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A Tallis Comes Home    

  “Every so often I would advertise the lost tallis in various places, but to no avail”

The tallis my cousin Martin wears doesn’t look special; it’s standard issue and stored in a faded blue velvet bag. But at a recent bris in Manchester, England, he shared with me the story of how it came into his possession.

Before beginning his story, Martin opened the bag and pointed at a name printed in ink just under the zipper: Sydney Burton.

This was the man Martin knew as his grandfather. His biological grandfather had died before Martin was born, and his grandmother remarried Sydney Burton of Glasgow, Scotland. Grandpa Sydney passed away 25 years ago.

That would seem to explain how Martin inherited the tallis — but the route it took was a bit more roundabout than that.

A few weeks earlier, Rabbi Dovid Tugendhaft, rav of Beis Hamedrash Nishmas Yisroel in Hendon, London, posted a hashavas aveidah appeal on WhatsApp: Does anyone know Sydney Burton? I have his tallis.

Rabbi Tugendhaft then shared his part of the story. He told me that two years prior, a man found the tallis bag on the road in West Avenue in Hendon. His shul was the nearest one, so he brought it there. Although Rabbi Tugendhaft didn’t recognize the name written inside, he assured the man that the owner shouldn’t be too difficult to locate. He put the word out to other rabbanim in Hendon, but to his surprise, no one could help.

“Judging from the look of the tallis and its bag and from the name written inside, I assumed it belonged to an older Ashkenazi man,” Rabbi Tugendhaft explains. “I reached out to all the local Ashkenazi shuls, one by one.”

When that didn’t work, he tried the Sephardi shuls, but with no success.

“I put the tallis in my shtender — it was right in front of me at every tefillah I davened,” Rabbi Tugendhaft recounts. “Every so often I would advertise the lost tallis in various places, but to no avail.”

This went on for two years, until Rabbi Tugendhaft was ready to consign the tallis to the pile under the bimah, “generally a place of no return,” he says. After all, he had certainly done his hishtadlus. However, before taking that fateful step, he was determined to try one last time to locate the elusive Mr. Burton.

Rabbi Tugendhaft posted his WhatsApp message — and to his surprise, he got a reply that very day. It proved to be a false lead, but a short while later, someone contacted him and said he had a late great-uncle by that name, but it was unlikely to be the Sydney Burton the rabbi was looking for, as his great-uncle lived in faraway Glasgow, Scotland. He nevertheless promised to follow up with a relative of his who lived in Hendon, not far from the shul where the tallis had been sitting patiently for so long.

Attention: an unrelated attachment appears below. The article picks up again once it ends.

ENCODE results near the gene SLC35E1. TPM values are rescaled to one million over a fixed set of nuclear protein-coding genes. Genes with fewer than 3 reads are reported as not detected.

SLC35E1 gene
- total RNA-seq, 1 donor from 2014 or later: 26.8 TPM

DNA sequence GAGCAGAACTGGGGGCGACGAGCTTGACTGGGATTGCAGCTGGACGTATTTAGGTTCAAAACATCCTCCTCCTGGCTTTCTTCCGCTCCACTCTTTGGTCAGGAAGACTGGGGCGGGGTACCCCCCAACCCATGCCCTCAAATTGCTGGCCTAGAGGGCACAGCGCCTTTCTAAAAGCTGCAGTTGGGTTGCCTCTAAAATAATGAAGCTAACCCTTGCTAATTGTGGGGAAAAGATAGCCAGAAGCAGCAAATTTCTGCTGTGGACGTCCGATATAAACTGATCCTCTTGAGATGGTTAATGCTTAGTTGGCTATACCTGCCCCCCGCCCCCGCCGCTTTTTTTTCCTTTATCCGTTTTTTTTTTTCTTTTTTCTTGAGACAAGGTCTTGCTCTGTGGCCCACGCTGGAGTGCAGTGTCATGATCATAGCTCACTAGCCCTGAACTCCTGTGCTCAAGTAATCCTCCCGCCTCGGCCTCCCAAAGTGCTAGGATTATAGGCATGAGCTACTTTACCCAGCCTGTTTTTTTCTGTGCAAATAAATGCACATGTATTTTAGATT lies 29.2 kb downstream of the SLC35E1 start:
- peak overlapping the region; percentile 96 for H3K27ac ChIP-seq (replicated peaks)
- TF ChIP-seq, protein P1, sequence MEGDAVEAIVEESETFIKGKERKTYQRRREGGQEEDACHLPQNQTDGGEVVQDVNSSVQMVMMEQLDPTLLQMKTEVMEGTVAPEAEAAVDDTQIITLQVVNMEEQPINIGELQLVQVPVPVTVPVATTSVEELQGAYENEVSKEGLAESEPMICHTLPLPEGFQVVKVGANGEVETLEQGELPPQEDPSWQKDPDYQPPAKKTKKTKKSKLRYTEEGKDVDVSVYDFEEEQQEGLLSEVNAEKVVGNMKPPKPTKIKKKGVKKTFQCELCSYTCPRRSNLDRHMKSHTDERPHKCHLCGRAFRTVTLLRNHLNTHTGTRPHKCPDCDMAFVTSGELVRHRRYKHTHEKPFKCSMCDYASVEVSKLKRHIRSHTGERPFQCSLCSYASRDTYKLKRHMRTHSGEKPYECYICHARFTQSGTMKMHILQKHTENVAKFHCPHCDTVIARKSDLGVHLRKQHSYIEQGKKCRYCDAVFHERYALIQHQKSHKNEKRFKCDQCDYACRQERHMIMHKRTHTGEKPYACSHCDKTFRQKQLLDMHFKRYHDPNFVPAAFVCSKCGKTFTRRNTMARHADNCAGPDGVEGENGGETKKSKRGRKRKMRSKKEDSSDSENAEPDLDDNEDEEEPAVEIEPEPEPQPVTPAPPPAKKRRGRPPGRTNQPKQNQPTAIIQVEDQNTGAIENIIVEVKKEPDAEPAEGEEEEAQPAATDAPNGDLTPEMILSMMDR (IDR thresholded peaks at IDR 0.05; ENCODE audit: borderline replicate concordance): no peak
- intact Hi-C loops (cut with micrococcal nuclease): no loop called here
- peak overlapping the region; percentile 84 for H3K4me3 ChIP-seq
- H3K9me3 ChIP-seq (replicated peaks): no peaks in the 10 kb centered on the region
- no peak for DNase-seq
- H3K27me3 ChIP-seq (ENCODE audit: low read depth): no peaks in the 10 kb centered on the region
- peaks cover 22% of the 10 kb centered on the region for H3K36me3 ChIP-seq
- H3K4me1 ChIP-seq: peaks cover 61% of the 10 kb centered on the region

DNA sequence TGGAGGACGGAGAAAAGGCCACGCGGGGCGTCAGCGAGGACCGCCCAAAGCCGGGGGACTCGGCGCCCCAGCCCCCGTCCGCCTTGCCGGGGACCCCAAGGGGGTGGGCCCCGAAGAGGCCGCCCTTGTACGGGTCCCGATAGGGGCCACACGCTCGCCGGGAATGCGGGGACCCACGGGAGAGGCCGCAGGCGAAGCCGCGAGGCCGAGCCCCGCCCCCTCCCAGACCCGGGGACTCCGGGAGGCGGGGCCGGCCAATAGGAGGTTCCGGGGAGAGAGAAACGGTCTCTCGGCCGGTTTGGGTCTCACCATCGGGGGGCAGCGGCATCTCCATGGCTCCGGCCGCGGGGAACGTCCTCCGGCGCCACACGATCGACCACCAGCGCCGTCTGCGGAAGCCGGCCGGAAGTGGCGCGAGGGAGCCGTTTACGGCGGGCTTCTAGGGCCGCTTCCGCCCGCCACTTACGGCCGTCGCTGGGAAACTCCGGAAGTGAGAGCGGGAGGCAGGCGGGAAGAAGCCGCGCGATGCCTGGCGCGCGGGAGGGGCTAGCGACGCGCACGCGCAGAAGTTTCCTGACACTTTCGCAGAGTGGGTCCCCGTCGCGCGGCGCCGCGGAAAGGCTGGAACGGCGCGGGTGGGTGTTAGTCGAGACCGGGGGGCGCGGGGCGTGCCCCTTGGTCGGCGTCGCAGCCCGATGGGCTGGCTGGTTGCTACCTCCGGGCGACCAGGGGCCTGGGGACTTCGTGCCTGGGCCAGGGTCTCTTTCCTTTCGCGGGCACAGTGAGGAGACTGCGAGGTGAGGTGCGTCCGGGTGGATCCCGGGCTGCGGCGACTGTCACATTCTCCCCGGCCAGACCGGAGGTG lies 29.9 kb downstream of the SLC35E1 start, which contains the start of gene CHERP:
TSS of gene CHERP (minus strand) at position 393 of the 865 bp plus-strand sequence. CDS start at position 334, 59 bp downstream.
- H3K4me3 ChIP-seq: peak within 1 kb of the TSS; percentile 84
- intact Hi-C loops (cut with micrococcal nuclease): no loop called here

That relative was my cousin Martin. When Martin met up with Rabbi Tugendhaft and saw the tallis, he immediately recognized both the bag and his step-grandfather’s neat handwriting.

Martin isn’t quite sure how it got there, but he knows that when his parents moved from Glasgow to London, they brought Grandpa Sydney’s tallis along.

“My dad didn’t really need it, but it had too much sentimental value to leave behind,” Martin explains. And at some point, they must have lent it to a guest, who lost it, and no one realized it was missing because it was a spare.

Martin was thrilled to retrieve the tallis from Rabbi Tugendhaft — especially because he had inherited his step-grandfather’s Selichos the Elul after Sydney’s petirah. Martin mentioned to the rabbi what a devoted davener Mr. Burton had been, always savoring the words.

“Whenever we had to go somewhere, we were always waiting for Grandpa to finish davening,” Martin told him.

Something about that detail stuck in Rabbi Tugendhaft’s mind. A day or two after returning the tallis, Rabbi Tugendhaft felt a pressing need to ask Martin what his grandfather’s yahrtzeit was. Martin didn’t know.

“I urged him to find out the date,” Rabbi Tugendhaft says. “To his great surprise, Martin discovered the yahrtzeit was on the 29th of Tishrei — the very day I had returned the tallis to him.”

It is brought down that the neshamos of tzaddikim ascend to higher levels on their yahrtzeits. Maybe Grandpa Sydney took the opportunity to ask that his tallis also find an appropriate home.


L’illui nishmas Shaul Berel ben Elimelech


(Originally featured in Mishpacha, Issue 941)

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